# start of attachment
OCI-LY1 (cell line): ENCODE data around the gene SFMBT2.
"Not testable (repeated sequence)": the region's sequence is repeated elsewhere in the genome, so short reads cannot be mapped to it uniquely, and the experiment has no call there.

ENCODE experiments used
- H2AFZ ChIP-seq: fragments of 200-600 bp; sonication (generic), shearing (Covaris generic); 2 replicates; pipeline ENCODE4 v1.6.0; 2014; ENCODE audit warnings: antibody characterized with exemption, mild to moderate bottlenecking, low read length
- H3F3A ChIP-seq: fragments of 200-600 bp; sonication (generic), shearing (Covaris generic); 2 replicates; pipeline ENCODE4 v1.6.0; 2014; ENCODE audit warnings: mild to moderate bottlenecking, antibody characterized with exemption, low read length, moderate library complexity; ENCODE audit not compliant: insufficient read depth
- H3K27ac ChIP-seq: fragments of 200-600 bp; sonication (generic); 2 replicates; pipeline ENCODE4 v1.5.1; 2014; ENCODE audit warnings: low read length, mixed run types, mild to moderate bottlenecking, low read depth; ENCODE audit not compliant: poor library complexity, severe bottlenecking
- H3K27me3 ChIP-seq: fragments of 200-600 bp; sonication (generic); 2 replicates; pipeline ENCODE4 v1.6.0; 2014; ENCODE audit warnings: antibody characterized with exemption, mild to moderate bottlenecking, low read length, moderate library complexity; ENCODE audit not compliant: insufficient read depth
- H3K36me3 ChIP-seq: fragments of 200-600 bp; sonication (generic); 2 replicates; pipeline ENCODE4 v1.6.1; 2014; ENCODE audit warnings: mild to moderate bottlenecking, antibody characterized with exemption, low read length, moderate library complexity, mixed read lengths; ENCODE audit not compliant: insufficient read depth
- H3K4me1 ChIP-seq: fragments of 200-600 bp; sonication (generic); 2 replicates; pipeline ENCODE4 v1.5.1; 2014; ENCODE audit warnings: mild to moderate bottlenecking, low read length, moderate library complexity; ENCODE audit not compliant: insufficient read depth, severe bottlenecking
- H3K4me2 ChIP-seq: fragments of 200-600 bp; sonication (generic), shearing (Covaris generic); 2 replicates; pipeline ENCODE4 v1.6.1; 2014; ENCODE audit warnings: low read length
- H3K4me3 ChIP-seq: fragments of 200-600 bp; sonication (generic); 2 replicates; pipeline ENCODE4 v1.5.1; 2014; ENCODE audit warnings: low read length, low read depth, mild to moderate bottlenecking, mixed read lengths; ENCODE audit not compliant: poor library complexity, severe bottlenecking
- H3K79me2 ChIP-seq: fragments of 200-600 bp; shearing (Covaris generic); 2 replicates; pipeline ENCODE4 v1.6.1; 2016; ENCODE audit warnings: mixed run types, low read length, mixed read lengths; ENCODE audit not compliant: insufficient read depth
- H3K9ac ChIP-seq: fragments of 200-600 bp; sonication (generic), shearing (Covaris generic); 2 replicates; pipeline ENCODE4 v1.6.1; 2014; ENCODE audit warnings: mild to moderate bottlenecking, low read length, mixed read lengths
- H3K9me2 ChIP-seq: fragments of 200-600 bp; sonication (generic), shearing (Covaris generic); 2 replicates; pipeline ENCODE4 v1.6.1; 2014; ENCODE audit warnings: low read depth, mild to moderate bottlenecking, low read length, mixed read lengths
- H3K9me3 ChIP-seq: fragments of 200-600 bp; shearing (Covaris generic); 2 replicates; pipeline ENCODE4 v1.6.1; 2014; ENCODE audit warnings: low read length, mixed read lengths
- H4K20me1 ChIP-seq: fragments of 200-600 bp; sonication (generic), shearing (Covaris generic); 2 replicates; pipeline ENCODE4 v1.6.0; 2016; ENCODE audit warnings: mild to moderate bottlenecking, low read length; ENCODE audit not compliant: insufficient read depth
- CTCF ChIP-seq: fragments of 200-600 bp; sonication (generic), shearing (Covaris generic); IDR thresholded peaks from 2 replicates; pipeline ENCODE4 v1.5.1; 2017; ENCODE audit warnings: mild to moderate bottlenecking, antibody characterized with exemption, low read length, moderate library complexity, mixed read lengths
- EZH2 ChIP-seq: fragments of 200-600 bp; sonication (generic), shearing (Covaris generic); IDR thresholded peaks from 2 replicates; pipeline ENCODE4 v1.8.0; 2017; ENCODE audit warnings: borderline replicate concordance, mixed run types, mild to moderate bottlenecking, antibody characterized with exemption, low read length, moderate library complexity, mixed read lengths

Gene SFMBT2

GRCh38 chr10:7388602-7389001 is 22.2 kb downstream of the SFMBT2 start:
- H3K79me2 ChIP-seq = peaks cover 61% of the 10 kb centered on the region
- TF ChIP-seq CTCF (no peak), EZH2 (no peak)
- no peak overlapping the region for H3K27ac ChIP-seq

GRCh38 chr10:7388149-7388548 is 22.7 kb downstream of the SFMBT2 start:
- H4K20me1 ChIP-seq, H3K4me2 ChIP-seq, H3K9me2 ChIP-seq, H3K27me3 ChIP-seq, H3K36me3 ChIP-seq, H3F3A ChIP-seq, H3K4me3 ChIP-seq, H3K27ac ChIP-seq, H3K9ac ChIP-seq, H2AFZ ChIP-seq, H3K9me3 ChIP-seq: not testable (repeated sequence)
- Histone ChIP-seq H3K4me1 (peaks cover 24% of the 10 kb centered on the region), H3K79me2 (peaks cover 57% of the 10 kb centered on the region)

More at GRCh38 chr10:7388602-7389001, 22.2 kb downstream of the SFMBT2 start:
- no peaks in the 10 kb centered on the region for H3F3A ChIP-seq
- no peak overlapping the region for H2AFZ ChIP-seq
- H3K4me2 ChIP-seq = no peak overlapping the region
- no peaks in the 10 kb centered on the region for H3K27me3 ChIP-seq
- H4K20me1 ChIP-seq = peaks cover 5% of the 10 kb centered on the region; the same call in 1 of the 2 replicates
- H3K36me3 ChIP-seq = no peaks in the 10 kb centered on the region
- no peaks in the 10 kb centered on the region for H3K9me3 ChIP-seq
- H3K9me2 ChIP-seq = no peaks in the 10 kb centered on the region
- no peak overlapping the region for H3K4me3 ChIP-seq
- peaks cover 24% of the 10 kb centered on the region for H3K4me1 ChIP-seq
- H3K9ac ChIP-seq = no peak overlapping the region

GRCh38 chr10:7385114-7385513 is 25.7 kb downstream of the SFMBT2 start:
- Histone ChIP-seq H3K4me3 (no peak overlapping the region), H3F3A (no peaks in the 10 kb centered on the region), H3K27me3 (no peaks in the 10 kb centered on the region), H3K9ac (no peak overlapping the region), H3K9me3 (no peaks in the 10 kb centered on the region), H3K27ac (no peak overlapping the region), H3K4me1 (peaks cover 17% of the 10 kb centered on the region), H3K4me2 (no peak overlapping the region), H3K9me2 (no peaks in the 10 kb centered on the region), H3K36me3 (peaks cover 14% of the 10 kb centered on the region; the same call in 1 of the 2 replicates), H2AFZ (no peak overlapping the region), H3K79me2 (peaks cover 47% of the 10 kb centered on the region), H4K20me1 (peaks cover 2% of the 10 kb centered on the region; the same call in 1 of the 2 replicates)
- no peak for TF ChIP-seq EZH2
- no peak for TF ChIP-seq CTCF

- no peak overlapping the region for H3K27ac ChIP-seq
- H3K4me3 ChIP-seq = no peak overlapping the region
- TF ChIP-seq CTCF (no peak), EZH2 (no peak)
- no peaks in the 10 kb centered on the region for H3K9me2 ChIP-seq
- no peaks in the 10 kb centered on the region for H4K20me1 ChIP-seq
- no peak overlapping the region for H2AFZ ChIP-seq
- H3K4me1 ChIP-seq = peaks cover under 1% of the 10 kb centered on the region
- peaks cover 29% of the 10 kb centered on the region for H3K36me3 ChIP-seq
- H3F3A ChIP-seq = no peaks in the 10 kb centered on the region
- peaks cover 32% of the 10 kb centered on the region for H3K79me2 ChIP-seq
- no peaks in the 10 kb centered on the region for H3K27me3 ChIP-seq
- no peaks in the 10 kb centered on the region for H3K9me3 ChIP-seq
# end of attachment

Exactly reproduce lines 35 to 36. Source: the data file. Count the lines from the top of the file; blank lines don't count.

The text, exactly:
- H3K9me2 ChIP-seq = no peaks in the 10 kb centered on the region
- no peak overlapping the region for H3K4me3 ChIP-seq